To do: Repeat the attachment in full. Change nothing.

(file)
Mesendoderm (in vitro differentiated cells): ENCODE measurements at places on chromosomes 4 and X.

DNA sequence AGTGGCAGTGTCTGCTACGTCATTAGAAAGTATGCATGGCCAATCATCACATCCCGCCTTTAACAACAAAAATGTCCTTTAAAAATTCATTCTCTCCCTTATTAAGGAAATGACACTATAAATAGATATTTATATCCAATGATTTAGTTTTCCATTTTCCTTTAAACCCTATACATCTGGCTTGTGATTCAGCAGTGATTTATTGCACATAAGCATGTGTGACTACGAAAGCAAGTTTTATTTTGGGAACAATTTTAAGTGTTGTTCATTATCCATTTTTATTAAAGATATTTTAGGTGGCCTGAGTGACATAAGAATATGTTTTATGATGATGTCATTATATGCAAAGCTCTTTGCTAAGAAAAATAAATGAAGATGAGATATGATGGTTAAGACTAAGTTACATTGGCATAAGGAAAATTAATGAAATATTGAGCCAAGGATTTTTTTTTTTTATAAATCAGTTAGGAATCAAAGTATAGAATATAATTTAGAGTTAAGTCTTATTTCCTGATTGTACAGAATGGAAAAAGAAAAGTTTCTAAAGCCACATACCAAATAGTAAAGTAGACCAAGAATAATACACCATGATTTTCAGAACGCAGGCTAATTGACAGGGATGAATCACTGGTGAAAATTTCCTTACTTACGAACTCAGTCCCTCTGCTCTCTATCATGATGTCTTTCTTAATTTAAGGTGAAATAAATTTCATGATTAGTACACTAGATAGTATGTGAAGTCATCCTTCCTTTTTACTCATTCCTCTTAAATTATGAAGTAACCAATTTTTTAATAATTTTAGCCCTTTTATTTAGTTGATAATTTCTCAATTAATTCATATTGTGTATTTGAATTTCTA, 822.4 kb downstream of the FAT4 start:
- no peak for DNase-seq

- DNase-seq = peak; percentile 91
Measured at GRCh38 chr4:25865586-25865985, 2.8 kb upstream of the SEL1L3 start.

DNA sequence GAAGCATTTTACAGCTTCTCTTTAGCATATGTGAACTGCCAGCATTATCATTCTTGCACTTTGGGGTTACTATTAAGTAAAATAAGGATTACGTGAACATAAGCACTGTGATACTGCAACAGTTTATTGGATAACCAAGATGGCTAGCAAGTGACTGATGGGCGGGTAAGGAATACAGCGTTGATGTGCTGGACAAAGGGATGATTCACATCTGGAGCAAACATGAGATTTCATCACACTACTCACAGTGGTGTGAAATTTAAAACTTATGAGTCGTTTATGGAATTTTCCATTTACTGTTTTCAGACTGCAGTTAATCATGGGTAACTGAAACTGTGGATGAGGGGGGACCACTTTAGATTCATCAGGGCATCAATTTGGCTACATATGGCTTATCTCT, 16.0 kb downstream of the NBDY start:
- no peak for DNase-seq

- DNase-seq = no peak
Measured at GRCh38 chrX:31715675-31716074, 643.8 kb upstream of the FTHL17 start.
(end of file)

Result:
Mesendoderm (in vitro differentiated cells): ENCODE measurements at places on chromosomes 4 and X.

DNA sequence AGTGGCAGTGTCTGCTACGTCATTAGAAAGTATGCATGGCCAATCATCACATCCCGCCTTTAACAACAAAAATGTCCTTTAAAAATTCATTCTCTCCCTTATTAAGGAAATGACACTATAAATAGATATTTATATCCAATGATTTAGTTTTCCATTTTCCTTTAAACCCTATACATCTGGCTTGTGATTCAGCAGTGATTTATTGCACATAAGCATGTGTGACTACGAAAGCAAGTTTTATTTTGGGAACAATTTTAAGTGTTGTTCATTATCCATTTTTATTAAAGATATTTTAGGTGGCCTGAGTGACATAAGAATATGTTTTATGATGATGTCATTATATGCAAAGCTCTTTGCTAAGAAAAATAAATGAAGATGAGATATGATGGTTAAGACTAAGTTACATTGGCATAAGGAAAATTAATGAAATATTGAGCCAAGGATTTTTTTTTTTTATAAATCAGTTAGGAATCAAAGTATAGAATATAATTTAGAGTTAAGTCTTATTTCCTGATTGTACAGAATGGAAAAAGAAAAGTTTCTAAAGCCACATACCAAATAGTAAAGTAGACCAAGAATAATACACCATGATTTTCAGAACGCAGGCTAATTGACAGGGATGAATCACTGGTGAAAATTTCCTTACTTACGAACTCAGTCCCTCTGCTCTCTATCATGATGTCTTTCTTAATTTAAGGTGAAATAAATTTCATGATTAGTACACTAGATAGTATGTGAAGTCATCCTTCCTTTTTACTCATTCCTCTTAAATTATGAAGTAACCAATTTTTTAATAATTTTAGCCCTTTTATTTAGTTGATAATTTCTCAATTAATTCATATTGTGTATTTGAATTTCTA, 822.4 kb downstream of the FAT4 start:
- no peak for DNase-seq

- DNase-seq = peak; percentile 91
Measured at GRCh38 chr4:25865586-25865985, 2.8 kb upstream of the SEL1L3 start.

DNA sequence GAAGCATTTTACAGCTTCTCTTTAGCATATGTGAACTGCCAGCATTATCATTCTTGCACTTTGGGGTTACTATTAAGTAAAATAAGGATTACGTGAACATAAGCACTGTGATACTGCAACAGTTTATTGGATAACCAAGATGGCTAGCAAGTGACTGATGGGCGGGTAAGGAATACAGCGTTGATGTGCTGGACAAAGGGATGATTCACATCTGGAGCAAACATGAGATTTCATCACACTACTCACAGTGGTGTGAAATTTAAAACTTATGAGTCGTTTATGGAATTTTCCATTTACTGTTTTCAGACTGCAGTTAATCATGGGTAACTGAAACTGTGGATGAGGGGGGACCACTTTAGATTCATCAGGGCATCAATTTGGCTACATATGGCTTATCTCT, 16.0 kb downstream of the NBDY start:
- no peak for DNase-seq

- DNase-seq = no peak
Measured at GRCh38 chrX:31715675-31716074, 643.8 kb upstream of the FTHL17 start.